Fresh Revelations about the Hazards of Gas 

Media outlets across Massachusetts are rolling out their 1-year retrospectives on the tragic, costly and deeply unsettling Merrimack Valley gas disaster. 

Yet the biggest news about unsafe, expensive and mismanaged gas systems isn’t a look back at last year’s disaster. Instead, it’s the revelation that the system isn’t any better than it was back then. When it comes to our energy future, gas is still a risky, destructive and increasingly expensive option. In both economic and environmental terms, it remains a bad investment. (That’s a message you can help deliver to state officials by clicking here).

A compelling, well-documented study “makes over 50 recommendations toward a strategy of triage and transition” in an effort to improve safety in, and reduce dependence on, our gas state’s poorly maintained gas distribution system.  Rolling the Dice, an Assessment of Gas Safety in Massachusetts, chronicles “the multiple problems and hazards inherent in continuing to rely on an explosive gas as an energy source” as well as documenting the long-term incompatibility of fossil fuel use with “the Commonwealth’s commitment to reduce greenhouse gas emissions dramatically over the coming decades.” Released through the Gas Leaks Allies (an alliance that includes Consumers for Sensible Energy), the study offers ample evidence that the problems underlying Columbia Gas’ massive 2018 accident are still very much with us – not only in the Merrimack Valley, but cross the state.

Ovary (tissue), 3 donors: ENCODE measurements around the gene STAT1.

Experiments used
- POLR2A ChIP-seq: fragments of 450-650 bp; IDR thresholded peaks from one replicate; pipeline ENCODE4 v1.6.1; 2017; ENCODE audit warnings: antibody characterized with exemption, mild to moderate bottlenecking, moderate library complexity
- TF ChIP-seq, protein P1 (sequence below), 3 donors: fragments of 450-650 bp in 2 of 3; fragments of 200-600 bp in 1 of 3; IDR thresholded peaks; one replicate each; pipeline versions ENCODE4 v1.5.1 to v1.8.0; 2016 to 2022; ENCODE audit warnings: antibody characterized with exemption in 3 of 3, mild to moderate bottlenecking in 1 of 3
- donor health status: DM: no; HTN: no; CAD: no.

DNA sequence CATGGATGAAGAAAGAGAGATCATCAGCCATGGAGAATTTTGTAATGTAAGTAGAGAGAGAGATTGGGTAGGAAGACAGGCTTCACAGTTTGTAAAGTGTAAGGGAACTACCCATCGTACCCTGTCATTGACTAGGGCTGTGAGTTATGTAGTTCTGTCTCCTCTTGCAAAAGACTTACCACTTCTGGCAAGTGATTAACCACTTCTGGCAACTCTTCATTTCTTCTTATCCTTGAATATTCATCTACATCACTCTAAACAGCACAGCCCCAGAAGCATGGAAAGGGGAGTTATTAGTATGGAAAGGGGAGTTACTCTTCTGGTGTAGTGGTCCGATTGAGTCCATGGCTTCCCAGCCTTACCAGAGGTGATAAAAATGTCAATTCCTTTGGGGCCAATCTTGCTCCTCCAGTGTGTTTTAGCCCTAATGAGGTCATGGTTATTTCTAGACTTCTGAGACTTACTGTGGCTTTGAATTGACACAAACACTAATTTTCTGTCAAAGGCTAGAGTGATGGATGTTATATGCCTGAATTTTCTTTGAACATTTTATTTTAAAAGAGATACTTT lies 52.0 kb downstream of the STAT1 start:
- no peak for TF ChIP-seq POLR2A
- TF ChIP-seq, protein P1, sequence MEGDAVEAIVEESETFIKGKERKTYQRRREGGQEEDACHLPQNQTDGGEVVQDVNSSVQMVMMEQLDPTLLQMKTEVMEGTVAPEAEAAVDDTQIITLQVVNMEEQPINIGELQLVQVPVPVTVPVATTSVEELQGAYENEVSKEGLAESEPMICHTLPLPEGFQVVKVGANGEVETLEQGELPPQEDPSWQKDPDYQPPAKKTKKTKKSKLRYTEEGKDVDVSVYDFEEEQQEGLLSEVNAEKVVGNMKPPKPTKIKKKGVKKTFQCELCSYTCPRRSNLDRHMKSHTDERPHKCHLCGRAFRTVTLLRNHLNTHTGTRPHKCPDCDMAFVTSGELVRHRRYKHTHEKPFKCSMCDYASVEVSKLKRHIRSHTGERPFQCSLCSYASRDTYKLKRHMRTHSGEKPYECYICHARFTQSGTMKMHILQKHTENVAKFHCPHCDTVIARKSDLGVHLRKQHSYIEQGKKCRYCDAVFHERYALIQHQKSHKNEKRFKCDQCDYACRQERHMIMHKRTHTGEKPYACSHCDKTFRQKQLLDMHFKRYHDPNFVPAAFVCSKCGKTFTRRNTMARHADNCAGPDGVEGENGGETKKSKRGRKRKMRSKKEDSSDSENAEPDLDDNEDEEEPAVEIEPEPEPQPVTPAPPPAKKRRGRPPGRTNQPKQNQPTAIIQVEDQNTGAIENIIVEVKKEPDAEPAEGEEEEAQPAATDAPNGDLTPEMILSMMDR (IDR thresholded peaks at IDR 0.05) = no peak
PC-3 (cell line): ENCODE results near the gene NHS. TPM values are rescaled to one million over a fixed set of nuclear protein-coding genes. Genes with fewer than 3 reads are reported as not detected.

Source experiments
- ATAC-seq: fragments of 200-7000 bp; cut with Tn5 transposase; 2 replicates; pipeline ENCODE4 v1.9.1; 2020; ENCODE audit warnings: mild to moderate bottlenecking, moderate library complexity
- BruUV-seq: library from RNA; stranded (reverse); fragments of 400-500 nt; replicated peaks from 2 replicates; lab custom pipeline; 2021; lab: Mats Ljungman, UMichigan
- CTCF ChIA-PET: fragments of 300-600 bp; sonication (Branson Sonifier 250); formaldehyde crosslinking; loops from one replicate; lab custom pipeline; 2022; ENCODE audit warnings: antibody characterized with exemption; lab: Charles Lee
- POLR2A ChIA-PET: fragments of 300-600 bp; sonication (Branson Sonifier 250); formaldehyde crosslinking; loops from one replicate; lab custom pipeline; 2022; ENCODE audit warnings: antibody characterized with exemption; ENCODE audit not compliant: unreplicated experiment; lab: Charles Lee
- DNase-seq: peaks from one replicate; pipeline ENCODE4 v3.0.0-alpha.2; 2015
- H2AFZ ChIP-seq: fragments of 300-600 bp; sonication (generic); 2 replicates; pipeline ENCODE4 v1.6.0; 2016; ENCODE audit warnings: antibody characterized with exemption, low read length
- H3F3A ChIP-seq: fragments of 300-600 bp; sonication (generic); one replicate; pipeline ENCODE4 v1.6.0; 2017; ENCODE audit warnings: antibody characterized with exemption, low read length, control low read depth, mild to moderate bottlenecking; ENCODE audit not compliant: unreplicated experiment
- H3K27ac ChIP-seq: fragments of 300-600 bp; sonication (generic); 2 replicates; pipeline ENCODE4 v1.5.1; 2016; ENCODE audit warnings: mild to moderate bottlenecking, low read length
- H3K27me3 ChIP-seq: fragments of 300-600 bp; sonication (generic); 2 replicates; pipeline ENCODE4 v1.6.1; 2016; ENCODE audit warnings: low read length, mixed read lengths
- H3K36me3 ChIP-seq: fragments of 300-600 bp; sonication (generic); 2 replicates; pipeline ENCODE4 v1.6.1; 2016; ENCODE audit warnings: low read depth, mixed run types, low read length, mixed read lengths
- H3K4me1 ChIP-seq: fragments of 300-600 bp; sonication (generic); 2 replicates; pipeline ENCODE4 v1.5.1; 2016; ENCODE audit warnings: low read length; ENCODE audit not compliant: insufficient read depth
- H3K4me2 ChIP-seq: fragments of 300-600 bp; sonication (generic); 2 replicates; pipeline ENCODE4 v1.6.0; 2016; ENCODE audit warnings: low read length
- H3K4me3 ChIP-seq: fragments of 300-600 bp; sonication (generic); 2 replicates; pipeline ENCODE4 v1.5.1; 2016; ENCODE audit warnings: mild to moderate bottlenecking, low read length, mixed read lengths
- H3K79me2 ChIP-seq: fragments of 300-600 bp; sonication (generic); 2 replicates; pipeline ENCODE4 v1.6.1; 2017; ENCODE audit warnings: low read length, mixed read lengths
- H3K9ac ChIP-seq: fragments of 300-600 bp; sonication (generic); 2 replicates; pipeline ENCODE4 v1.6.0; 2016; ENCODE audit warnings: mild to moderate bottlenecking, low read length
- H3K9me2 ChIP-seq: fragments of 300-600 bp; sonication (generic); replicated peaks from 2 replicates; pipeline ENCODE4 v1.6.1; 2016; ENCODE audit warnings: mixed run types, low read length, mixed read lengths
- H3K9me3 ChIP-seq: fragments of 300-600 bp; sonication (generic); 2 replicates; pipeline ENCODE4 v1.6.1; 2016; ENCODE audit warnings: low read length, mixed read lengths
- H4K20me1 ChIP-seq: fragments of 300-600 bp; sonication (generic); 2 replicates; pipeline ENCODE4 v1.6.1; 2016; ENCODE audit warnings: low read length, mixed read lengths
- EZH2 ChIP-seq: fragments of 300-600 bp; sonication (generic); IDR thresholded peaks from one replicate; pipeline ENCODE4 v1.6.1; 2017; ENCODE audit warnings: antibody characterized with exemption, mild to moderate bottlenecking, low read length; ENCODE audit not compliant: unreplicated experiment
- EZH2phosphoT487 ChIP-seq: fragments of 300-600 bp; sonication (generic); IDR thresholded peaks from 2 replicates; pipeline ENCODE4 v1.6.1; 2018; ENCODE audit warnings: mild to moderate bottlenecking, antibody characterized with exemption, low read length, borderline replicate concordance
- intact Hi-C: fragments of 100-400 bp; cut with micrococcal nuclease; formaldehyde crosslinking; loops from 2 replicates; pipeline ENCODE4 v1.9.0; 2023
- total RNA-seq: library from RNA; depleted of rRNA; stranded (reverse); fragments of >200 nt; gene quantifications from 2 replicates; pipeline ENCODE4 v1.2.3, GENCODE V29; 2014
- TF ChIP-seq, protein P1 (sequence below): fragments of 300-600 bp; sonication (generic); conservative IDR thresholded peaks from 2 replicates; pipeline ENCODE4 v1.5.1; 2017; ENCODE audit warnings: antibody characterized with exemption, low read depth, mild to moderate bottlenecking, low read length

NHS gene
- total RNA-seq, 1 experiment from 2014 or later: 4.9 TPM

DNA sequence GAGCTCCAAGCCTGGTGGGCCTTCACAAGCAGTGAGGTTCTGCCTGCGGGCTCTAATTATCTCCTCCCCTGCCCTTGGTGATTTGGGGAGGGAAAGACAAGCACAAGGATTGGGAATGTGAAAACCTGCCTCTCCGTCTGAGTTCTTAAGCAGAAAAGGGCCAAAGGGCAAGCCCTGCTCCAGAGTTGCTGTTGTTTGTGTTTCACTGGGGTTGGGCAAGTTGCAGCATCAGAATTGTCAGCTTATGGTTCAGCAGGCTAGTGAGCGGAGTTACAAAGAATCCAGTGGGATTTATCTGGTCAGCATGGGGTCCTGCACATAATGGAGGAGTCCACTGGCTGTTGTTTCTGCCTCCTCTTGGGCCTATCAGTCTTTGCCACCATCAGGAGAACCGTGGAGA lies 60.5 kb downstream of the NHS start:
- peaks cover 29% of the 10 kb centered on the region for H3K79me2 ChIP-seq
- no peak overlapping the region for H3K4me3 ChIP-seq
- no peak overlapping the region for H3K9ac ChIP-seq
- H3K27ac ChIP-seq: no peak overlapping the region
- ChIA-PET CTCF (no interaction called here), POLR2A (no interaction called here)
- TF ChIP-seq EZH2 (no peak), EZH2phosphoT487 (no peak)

But don’t just take the word of the authors of Rolling the Dice:  On September 12th, the state’s Department of Public Utilities sent a letter to Columbia Gas directing the company to inspect and repair hundreds of gas service lines that were closed and abandoned after the accident.  The letter informed Columbia Gas that “While the abandoned services are not active and do not affect customers’ current service lines or heat, the issues identified regarding the two abandoned services concern the Department and indicate violations of Department regulations.” DPU Chairman Matthew W. Nelson told company officials that “If Columbia Gas of Massachusetts fails to carry out any of these orders, it may be assessed penalties up to $1,000,000 per violation.”

So it should come as no surprise that Columbia Gas announced yesterday that it was starting “compliance checks” on 700 abandoned service lines in the Merrimack Valley.

There are three big takeaways from all this:

  1. Gas is as much of a health and safety threat today as it was when Columbia Gas’ Merrimack Valley pipeline network exploded on September 13.,2018.

  2. Instead of building more and bigger pipelines, compressor stations and tank farms (and making ratepayers pick up the tab), Massachusetts’ gas utilities need to do a better and faster job of fixing the thousands of leaks that continue to plague the current system.

  3. It’s past time to start scaling back on gas usage while speeding up the deployment of clean energy facilities. (Fortunately, demand for gas is already declining, so reducing its use over time is no hardship.)